Fry sauce is a regional condiment served with French fries. It is usually a simple combination of one part ketchup and two parts mayonnaise. When spices and other flavorings are added, it is similar to—but thicker and smoother than—traditional Russian dressing and Thousand Island dressing. In the United States, fry sauce is commonly found in restaurants in Utah and Idaho, as well as available by mail-order. Occasionally other ingredients such as barbecue sauce are substituted for ketchup, and other variations (created independently of the Utah version) exist outside of the United States.
In the United States 
The Utah-based Arctic Circle restaurant chain claims to have invented fry sauce around 1948. However, a recipe for Thousand Island dressing dating from 1900 has mayonnaise, ketchup, and pickles as the only ingredients, albeit in a 1:1 ratio. Arctic Circle serves fry sauce in its restaurants in the western United States. Many other fast-food restaurants and family restaurants in the region, such as Carl's Jr, Crown Burgers, Apollo Burger, Astro Burger and Hires Big H, also offer their own versions of the sauce. Some variations include chopped pickles, chopped onions, and shredded cabbage. Utah franchise locations of McDonald's also carried fry sauce until 1997. Many other national fast food restaurants in Utah and nearby states serve fry sauce.
In Idaho and the Pacific Northwest, fry sauce is also popular and is found at many local restaurants as well as chains such as Dairy Queen and Sonic.
In the 2008 film Step Brothers, there is a scene in which the main characters referred to a home-made sauce of ketchup and mayonnaise as "fancy sauce".
In early 2010, Stephen's Gourmet began distributing a bottled, shelf-stable traditional fry sauce to grocery store and mass merchandise chains throughout the United States. It hit the shelves in Utah and the Pacific Northwest in May 2010. Prior to that, a company bottled fry sauce sold mainly in Utah called "Some Dude's Fry Sauce." Similar to Stephen's variety, it is also shelf stable and sold in grocery chains throughout Utah and parts of Idaho. The Utah-based Arctic Circle also now sells their fry sauce in bottles at most of their locations.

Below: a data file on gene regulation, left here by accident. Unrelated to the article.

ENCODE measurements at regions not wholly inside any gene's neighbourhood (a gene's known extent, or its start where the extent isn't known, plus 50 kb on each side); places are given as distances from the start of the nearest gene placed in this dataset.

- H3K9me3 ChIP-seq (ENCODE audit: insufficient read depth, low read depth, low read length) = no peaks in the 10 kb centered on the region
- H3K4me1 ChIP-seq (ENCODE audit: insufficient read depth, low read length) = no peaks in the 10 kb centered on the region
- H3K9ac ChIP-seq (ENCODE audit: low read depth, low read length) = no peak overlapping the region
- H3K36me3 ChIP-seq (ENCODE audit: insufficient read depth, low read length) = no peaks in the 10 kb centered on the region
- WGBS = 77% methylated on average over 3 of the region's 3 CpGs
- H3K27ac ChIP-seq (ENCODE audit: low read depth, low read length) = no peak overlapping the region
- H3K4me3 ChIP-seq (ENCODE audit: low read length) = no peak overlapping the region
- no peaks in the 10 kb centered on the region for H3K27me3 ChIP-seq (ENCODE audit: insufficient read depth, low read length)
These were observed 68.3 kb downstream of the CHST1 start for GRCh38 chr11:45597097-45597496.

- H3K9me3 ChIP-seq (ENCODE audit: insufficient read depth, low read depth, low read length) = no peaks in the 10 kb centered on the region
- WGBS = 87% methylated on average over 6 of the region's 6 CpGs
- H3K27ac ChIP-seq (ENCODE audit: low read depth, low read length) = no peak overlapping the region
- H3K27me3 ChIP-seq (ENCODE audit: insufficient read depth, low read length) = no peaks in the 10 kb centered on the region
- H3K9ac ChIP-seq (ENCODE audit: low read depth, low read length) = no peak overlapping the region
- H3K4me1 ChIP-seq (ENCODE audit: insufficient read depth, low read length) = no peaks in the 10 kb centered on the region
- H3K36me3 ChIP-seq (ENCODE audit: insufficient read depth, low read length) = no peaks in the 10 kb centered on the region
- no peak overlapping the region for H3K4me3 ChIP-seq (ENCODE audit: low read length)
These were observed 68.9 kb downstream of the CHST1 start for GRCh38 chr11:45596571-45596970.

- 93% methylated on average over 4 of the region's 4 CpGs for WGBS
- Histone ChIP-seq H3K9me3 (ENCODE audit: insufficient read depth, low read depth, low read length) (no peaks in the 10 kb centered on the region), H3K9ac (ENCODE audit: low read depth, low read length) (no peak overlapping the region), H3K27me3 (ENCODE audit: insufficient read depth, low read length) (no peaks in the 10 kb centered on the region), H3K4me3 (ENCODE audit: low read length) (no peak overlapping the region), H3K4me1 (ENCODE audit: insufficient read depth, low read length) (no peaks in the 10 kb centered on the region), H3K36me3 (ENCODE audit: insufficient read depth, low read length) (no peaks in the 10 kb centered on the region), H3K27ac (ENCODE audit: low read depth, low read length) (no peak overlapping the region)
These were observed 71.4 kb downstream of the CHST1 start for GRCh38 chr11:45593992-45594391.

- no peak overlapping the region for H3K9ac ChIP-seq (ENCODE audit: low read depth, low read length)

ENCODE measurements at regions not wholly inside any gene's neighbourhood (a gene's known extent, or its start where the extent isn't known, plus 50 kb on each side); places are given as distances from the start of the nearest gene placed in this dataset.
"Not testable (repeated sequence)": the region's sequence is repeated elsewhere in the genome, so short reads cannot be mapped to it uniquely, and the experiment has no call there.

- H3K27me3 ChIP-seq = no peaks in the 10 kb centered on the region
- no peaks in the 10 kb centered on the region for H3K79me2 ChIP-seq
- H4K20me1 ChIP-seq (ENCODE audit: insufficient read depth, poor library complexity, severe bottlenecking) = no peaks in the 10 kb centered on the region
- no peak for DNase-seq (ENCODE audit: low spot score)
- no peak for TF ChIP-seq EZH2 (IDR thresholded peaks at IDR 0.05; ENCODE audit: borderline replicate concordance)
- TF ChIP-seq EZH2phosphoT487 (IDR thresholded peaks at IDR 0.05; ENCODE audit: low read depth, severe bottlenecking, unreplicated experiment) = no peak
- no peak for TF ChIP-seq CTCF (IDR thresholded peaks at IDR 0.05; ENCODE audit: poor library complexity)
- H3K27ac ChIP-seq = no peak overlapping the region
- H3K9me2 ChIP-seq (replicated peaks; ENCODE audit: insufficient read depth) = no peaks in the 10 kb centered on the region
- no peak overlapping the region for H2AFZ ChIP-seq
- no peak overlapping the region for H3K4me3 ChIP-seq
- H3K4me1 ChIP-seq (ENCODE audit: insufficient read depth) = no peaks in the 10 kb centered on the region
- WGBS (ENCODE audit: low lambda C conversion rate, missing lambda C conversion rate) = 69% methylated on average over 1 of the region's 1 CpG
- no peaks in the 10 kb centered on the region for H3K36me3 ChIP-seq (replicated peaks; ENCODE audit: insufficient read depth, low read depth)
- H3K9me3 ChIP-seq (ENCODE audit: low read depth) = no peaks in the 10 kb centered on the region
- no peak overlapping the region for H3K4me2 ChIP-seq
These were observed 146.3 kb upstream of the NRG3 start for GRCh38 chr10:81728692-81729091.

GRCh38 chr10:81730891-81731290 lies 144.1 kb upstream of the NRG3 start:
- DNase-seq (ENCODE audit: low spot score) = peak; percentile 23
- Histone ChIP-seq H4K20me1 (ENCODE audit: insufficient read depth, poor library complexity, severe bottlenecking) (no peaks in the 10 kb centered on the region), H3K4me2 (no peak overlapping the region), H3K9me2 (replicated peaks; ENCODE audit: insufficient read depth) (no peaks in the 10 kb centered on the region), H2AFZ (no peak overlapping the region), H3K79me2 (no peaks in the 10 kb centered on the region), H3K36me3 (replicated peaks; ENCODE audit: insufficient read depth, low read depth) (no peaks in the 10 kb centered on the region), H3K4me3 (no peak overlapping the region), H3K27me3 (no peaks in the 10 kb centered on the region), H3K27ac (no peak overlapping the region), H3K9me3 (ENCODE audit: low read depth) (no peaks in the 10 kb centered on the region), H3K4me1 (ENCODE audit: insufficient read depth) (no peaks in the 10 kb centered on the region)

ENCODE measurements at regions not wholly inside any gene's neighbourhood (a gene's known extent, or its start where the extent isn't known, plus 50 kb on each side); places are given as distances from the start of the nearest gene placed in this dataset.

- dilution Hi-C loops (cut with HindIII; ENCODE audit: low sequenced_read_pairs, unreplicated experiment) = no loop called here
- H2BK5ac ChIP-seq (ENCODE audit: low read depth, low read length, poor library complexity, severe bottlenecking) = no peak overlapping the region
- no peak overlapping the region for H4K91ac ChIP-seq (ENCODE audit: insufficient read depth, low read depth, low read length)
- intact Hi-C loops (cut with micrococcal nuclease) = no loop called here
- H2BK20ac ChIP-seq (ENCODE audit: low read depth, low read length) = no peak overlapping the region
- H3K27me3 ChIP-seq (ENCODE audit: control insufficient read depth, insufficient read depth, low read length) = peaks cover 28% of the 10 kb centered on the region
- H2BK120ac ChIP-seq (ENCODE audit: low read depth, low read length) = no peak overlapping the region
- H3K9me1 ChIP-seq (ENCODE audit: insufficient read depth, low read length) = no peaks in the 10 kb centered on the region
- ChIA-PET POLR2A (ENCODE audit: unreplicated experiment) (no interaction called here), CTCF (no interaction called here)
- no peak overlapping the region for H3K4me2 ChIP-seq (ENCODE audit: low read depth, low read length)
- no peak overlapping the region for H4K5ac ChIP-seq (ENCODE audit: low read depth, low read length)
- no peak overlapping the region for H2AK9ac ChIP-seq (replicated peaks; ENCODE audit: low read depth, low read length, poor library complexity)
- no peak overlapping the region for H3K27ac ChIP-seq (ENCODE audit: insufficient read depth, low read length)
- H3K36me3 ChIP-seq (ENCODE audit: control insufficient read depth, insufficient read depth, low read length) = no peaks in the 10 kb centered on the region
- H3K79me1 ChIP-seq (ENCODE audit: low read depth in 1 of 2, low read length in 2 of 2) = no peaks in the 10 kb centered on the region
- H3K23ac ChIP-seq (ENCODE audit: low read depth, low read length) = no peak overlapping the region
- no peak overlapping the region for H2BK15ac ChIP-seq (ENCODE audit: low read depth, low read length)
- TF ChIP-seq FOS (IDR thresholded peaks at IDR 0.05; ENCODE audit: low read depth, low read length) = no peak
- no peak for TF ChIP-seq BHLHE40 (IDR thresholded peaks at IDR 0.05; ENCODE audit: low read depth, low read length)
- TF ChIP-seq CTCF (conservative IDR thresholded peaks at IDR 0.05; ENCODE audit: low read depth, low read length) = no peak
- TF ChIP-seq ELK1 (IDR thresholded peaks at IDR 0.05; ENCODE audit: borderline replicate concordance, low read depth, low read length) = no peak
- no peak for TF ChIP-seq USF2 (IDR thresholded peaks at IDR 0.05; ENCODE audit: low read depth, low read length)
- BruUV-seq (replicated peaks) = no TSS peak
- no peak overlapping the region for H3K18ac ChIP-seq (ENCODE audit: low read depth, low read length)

Outside the USA 
In Argentina, a similar condiment known as salsa golf, or "golf sauce," is a popular dressing for fries, burgers, and steak sandwiches. According to tradition, the sauce was invented by Nobel laureate and restaurant patron Luis Federico Leloir at a Golf Club in Mar del Plata, Argentina, during the mid-1920s.
In Brazil, many fast food restaurants provide "rosé sauce" (equal parts mayonnaise and ketchup, sometimes with hot sauce added) alongside the traditional ketchup and mustard with fries and onion rings.
In Colombia, a sauce similar to fry sauce called "salsa rosada" (pink sauce) is widely used. This sauce is packed commercially by many local distributors. It is most commonly used on hot dogs, burgers, fries and chips (there is often a pack of "salsa rosada" taped onto chip bags)
In Costa Rica, a salad dressing called Salsa Rosada (pink sauce) is served with a cabbage salad. The main Salsa Rosada ingredients are ketchup and mayonnaise.
In Spain, a sauce named "salsa rosa" (pink sauce) is usually served along with shellfish or occasionally as a substitute for ketchup. Its ingredients are ketchup and mayonnaise but proportions may vary.
In Belgium, the mixture of mayonnaise and ketchup is known as cocktailsaus or sauce cocktail, often refined with the addition of some paprika powder or whisky. Mayonnaise and ketchup separately on a dish (usually fries) and topped with freshly chopped onion is known as speciaal. A mixture of ketchup, mayonnaise, finely chopped onion and sometimes spices is known as "riche", literally "rich sauce".
In France, many Turkish restaurants and other fast-food establishments serve fry sauce and call it sauce américaine; it is also common for customers to request "ketchup-mayo"—a dab of mayonnaise and a dab of ketchup—alongside their French fries at such places. Both American sauce and the more thousand-island like sauce cocktail (somewhat similar to that of Iceland) can often be found in supermarkets, and occasionally also premixed "ketchup-mayo."
In Germany, a popular product called 'Rot Weiss', meaning 'red white' is sold in toothpaste-style tubes, and consists of ketchup and mayonnaise, while "Pommes-Soße" ("Pommes" is the commonly used word for "Fries," so this is "Fry Sauce") is a lightly spiced mayonnaise.
In Iceland, a condiment similar to fry sauce called Kokteilsósa ("cocktail sauce") is popular. Originally, the sauce was used with prawn cocktails—hence the name—but in course of time, it became indispensable with French fried potatoes. However, Icelanders use the sauce with many other dishes, including hamburgers, pizza, hotdogs, and fried fish. Substituting sour cream for some part of the mayonnaise is also popular, making the resulting sauce thicker.
In Puerto Rico, the sauce is commonly known "mayoketchup" and is prepared with ketchup, mayonnaise, garlic and a hint of lemon. The sauce is often used as a dip for sorullos, tostones, and other fried dishes as part of the traditional cuisine of Puerto Rico.
See also 
- French fries - accompaniments
- Marie Rose sauce
- Comeback sauce
- Thousand Island dressing
- Russian dressing
- Vergakis, Brock (January 6, 2007). "My oh my do we love fry sauce!". The Deseret News . pp. .
- A Book of Famous Old New Orleans Recipes, New Orleans, 1900 full text, s.v. Breaded Veal Rounds and Thousand Island Dressing
- a review of Selah, Washington's King's Row drive in published by the Yakima Herald-Republic titled On the Menu—King's Row Drive-In refers to its "fabulous fry sauce"
- SalsaGolf at the Spanish Wikipedia
- "Sauces classiques" from Bénédicta
- "Sauce ketchup mayo" in Bénédicta's "Oh Ouizz!" line
- Kokteilsósa in Iceland